Is It Normal For A Baby To Be Born With Natal Teeth?

✔ Research-backed

Natal teeth are the first teeth present from birth. Teeth formation begins in the fetus around the sixth week of gestation (1). These teeth are usually inside the gums and not visible until fully formed. Therefore, most babies will have visible teeth a few months after birth. However, some babies are born with teeth, which is rare. These may cause discomfort to some and can be removed if they get loose. Keep reading the post to know about the causes and how natal teeth could affect the baby’s growth and development.

In This Article

What Are Natal Teeth And Are They Common?

Natal teeth in babies

Image: Shutterstock

Natal teeth, which are highly uncommon, are teeth that are present when the baby is born (1). These deciduous teeth develop prematurely in utero and are often referred to as precocious teeth or congenital teeth, which may or may not be fully formed.

Based on studies, the probability of a child being born with natal teeth can range from one in 7000 to one in 30,000 (2). Usually, there are no more than three natal teeth, and an infant’s chances of having natal teeth are the same, irrespective of gender.


protip_icon Quick fact
Natal teeth are often small, loose, and brown or yellow. The doctor may use an X-ray scan to diagnose them (14).

Can Natal Teeth Cause Problems To The Baby?

Yes. Natal teeth may cause complications such as:

  • Trouble latching to nipple: It is the leading complication observed among babies born with teeth. The presence of teeth can make it hard for the little one to properly latch onto the breast or bottle nipple, thus preventing uninterrupted feeding.
  • Poor feeding and impact on health: Since the baby does not feed properly, he does not get the essential nutrients. This could affect the baby’s overall development.
  • Fussiness: In case the teeth are embedded within the gums, the baby experiences pain that is similar to teething pain. This makes the baby irritable and fussy.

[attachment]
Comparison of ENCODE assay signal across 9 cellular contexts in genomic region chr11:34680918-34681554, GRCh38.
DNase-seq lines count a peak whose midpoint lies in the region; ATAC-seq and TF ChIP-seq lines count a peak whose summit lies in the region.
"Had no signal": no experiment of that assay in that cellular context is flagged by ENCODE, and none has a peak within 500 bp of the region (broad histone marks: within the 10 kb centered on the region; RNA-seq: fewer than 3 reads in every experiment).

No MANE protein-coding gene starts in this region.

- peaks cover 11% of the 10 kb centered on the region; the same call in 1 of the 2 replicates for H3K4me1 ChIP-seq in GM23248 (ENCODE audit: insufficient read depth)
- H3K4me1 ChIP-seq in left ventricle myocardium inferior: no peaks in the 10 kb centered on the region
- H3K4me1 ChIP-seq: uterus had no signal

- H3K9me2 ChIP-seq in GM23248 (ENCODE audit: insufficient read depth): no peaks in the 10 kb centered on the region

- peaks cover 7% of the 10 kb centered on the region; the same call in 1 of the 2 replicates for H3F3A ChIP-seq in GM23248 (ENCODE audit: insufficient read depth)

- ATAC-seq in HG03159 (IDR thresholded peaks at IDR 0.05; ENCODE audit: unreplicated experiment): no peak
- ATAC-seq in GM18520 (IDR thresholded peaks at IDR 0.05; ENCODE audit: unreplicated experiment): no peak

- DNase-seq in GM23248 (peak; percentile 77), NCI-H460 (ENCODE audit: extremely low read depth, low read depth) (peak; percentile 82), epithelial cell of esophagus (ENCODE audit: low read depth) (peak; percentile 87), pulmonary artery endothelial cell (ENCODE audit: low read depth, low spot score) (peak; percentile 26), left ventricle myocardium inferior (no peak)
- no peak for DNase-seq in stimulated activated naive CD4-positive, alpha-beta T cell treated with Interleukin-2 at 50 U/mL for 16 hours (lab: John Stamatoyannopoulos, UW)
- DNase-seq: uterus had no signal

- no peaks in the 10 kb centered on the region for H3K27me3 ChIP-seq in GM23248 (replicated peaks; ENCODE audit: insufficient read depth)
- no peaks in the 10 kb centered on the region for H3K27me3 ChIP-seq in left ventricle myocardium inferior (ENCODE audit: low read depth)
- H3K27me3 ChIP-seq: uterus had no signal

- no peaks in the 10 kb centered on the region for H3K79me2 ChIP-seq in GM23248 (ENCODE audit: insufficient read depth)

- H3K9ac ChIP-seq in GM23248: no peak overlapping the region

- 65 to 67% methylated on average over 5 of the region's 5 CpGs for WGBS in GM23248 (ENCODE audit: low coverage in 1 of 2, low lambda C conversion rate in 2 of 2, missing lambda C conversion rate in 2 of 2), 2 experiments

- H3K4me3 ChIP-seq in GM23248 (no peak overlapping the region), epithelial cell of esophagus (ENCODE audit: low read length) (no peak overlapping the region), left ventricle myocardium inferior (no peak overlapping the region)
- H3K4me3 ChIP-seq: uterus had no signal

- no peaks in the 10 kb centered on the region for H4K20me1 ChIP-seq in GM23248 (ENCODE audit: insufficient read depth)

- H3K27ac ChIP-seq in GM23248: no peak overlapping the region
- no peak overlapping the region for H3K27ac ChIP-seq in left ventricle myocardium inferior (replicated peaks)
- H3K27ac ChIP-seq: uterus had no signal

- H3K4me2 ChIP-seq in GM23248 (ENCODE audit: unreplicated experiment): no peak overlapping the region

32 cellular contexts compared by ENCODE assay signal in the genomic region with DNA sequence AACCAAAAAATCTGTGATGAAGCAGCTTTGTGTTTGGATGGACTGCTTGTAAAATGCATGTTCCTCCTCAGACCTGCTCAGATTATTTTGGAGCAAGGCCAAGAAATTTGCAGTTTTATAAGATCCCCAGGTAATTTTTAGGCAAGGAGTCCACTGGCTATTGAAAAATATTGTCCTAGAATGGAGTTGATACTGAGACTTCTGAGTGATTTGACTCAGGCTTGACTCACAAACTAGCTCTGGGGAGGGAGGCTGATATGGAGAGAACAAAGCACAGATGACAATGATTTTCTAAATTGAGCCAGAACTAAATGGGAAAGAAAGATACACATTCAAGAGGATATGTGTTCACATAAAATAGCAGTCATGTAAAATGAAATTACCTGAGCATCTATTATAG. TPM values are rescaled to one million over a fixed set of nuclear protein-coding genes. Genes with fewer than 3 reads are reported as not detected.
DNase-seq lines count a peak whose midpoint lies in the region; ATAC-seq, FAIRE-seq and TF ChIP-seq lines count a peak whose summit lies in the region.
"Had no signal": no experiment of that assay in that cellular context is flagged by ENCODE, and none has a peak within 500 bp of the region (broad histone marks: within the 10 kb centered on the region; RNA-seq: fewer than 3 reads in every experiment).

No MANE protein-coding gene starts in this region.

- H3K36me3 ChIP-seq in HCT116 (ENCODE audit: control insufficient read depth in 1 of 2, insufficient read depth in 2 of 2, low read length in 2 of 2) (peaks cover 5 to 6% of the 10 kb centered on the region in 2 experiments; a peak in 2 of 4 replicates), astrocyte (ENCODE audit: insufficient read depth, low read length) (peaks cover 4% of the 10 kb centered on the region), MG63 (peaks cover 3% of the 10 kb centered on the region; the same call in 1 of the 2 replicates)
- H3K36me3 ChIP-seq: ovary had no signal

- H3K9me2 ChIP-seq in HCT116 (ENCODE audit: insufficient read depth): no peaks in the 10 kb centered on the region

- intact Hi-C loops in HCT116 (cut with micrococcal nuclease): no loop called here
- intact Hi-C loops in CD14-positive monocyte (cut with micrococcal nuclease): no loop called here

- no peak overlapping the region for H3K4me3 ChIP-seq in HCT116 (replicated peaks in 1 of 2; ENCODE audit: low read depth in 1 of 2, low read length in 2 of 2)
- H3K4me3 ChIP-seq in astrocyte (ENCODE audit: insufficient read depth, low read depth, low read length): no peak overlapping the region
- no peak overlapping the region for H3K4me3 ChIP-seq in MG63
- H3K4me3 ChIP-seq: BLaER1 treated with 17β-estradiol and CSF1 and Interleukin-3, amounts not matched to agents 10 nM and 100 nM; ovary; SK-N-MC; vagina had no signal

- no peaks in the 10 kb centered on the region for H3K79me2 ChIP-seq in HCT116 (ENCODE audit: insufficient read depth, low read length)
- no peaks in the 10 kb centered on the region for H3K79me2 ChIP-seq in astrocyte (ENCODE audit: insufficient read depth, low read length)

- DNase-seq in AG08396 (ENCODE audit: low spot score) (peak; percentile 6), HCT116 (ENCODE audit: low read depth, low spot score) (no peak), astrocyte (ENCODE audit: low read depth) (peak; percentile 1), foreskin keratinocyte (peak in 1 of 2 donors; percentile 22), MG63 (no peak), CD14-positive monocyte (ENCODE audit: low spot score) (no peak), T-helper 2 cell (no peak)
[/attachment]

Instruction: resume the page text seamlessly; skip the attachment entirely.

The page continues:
Natal teeth may make your baby fussy

Image: Shutterstock

  • Biting the nipple: A baby with natal teeth may nip either at the breast or the bottle nipple. Repeated biting may damage the bottle nipple or make breastfeeding difficult.
  • Choking: A loose natal teeth could break and fall into the windpipe, resulting in fatal choking.

protip_icon Did you know?
Natal teeth can cause ulcers on the tongue, lip, and inside of the cheeks through repetitive biting, a condition known as Riga-Fede disease (16).

How Are Natal Teeth Removed?

Surgery is the only way to remove natal teeth. Keep reading for more information on the procedure (11):

  1. Pre-operative preparations: The surgery is done after the baby is at least ten days old when the baby develops intestinal flora (bacteria) that produces vitamin K that enables blood coagulation. This is essential for faster healing and preventing hemorrhage (excessive blood loss) during surgery (12). Usually, babies also receive vitamin K supplements before surgery.
  1. Natal teeth removal: The operation is performed under local anesthesia, which provides enough sedation to keep the baby calm through the surgery. Natal teeth removal is not likely to affect subsequent tooth eruptions.
Natal teeth removal procedure is done under local anesthesia

Image: IStock

  1. Post-operative care: More vitamin K could be administered intramuscularly, depending on the rate of healing. The baby is discharged within a few hours, and follow-up happens every week.

The pediatric dentist decides whether or not to remove natal teeth, after examining the extent of their interference in the baby’s growth and development. If the teeth are strongly rooted and have no impact on the baby’s feeding, then surgery may not be required.